Human Structure Virtual Histology
    Cartilage, Bone and Joints

    Cartilage is a specialized, semi-rigid connective tissue characterized by the predominance of a glycosaminoglycan and proteoglycan-rich ground substance that attracts water, giving this tissue a high degree of hydration. The extracellular matrix contains varying amounts and types of connective tissue fibers, giving rise to three main types of cartilage: hyaline, elastic, and fibrocartilage. Compare and contrast the properties and functions of the three types of cartilage as described in the table below.

    Hyaline cartilage, the most common type of cartilage, contains the smallest proportion of fibrous material in its abundant ground substance. As its name implies, it is glassy or translucent in appearance due to the properties of its extracellular matrix. Examine the cartilage in the trachea and in this trichrome stained slide of the larynx.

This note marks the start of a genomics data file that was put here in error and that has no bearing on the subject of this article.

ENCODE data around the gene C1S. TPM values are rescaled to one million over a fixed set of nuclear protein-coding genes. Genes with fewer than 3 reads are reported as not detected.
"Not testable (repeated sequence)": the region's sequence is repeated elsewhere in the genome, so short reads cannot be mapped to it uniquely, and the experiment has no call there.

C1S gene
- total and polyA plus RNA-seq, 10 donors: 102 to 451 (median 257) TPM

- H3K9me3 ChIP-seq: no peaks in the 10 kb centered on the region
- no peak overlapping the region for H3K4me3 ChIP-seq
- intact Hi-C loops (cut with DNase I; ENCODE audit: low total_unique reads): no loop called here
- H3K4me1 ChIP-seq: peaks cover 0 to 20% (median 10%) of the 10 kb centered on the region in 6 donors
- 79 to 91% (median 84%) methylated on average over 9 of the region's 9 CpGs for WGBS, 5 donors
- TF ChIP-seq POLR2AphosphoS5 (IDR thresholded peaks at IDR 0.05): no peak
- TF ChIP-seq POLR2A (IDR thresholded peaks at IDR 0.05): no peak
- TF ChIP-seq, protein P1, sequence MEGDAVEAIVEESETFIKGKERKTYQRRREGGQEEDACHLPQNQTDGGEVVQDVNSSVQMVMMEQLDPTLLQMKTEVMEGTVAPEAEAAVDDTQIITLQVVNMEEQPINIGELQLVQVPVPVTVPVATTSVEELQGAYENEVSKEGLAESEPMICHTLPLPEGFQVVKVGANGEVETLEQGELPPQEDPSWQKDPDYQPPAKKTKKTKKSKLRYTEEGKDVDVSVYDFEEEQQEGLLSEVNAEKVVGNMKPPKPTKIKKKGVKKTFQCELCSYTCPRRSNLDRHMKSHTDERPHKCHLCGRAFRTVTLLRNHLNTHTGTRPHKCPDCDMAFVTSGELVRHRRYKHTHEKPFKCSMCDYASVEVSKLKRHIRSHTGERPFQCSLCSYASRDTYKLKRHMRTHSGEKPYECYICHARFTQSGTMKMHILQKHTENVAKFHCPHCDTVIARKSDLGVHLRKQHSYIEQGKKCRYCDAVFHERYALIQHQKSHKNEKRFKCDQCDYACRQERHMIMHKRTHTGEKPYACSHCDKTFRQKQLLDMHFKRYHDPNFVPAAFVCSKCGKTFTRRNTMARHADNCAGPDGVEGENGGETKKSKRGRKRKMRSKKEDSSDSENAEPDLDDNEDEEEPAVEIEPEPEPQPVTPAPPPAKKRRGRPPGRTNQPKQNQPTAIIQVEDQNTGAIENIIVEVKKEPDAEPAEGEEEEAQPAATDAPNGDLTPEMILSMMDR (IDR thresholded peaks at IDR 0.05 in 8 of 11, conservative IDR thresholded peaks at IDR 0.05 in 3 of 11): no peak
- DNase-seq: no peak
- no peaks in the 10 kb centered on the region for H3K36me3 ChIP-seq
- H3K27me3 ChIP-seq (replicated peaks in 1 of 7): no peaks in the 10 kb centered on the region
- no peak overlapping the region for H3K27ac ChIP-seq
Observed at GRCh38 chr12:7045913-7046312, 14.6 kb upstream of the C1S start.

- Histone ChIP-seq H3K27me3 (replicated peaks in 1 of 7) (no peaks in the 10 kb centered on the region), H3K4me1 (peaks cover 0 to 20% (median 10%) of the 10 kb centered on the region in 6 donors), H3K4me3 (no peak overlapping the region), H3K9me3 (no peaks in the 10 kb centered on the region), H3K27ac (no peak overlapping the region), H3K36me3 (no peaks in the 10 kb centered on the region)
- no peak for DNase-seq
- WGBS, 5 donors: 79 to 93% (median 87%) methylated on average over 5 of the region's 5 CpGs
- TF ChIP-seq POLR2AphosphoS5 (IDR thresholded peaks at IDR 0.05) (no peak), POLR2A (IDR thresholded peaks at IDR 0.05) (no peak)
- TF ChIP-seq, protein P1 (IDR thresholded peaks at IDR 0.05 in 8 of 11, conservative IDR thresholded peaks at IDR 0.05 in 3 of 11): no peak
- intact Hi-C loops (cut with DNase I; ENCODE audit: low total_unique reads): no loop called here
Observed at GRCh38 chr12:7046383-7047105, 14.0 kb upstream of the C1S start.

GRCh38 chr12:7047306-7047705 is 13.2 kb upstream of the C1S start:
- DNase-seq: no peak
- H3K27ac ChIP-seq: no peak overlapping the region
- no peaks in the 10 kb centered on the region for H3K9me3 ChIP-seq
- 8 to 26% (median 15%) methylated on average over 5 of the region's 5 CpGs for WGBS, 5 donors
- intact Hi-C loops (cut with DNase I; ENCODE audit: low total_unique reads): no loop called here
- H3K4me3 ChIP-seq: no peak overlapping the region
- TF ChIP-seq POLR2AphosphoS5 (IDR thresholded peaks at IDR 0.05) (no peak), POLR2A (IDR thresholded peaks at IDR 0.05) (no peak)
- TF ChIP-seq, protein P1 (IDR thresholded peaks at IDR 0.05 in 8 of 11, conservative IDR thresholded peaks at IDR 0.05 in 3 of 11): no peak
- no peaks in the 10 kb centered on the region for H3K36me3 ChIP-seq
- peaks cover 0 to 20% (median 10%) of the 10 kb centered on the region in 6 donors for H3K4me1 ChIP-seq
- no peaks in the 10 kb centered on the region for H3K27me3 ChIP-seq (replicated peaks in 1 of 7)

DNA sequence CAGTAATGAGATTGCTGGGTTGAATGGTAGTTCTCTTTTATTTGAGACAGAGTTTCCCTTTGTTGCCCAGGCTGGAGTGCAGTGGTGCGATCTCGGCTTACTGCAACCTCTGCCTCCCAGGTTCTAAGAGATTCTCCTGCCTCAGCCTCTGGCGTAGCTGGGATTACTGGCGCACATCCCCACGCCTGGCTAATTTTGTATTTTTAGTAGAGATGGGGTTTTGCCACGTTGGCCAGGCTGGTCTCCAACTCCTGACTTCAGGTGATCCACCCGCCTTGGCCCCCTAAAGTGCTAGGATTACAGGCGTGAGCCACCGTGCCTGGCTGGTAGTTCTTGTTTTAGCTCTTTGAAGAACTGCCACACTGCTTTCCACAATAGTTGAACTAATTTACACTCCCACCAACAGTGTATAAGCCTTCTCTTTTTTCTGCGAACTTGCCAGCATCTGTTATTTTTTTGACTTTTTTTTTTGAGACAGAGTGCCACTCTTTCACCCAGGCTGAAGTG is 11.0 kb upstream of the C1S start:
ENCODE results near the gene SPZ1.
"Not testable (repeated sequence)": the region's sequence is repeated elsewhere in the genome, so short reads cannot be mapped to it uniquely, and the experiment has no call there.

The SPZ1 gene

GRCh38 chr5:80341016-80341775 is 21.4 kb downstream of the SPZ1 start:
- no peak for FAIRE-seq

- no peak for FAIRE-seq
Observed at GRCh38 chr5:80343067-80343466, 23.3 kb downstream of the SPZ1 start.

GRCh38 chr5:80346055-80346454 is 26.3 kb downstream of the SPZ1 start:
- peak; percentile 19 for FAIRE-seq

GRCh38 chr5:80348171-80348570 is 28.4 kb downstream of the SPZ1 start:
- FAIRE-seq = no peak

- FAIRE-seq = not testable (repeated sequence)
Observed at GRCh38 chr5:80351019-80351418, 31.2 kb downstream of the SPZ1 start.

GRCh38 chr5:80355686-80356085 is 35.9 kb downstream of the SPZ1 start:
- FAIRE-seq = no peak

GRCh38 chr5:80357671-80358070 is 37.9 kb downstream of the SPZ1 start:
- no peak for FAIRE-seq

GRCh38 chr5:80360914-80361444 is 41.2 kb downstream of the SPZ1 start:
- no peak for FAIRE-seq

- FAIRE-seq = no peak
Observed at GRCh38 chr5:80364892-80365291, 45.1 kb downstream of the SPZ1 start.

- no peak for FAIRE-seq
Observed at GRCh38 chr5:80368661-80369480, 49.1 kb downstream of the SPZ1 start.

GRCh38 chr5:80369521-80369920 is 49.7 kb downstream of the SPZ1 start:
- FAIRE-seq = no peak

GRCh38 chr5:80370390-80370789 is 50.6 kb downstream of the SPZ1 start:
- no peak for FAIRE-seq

In these slides and as shown in the image at the right, identify:

    • Perichondrium
    • Chondroblasts
    • Chondrocytes
    • Lacunae
    • Isogenous groups
    • Territorial/Intraterritorial matrix
    • Click here for a larger, printable image

    Clinical note: The avascularity of cartilage limits its size according to the distance small molecules can diffuse through the matrix to nourish the chondrocytes. The matrix is a barrier to the entry of large proteins like immunoglobulins and also to lymphocytes, which is important for the practice of reconstructive and cosmetic surgery since cartilage can be transplanted from one individual to another without rejection by the immune system.

    Next, let's compare hyaline cartilage to elastic and fibrocartilage.